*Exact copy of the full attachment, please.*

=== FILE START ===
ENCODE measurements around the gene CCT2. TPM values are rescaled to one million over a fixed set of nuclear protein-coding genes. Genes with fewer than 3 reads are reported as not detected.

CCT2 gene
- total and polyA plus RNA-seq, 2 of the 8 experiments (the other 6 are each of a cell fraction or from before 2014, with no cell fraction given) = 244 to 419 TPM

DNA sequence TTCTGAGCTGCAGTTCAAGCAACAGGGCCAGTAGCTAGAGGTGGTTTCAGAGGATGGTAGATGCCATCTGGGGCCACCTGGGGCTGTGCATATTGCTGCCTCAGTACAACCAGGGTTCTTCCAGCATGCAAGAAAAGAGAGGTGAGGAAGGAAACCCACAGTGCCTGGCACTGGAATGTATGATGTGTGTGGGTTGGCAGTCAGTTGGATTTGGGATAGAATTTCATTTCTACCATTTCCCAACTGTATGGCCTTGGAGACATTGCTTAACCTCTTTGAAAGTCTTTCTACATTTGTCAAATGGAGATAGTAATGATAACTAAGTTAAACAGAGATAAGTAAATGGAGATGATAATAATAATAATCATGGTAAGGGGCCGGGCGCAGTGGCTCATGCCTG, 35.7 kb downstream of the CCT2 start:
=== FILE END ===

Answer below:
ENCODE measurements around the gene CCT2. TPM values are rescaled to one million over a fixed set of nuclear protein-coding genes. Genes with fewer than 3 reads are reported as not detected.

CCT2 gene
- total and polyA plus RNA-seq, 2 of the 8 experiments (the other 6 are each of a cell fraction or from before 2014, with no cell fraction given) = 244 to 419 TPM

DNA sequence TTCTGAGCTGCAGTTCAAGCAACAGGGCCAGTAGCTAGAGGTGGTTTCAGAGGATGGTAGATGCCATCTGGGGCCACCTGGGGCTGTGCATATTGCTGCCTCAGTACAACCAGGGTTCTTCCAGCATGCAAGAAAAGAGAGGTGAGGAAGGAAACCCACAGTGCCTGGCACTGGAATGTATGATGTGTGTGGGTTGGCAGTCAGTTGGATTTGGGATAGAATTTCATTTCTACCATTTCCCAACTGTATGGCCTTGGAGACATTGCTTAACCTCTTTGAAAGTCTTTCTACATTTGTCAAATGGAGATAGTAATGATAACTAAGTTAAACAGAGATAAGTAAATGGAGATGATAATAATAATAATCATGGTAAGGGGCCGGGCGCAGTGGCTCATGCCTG, 35.7 kb downstream of the CCT2 start: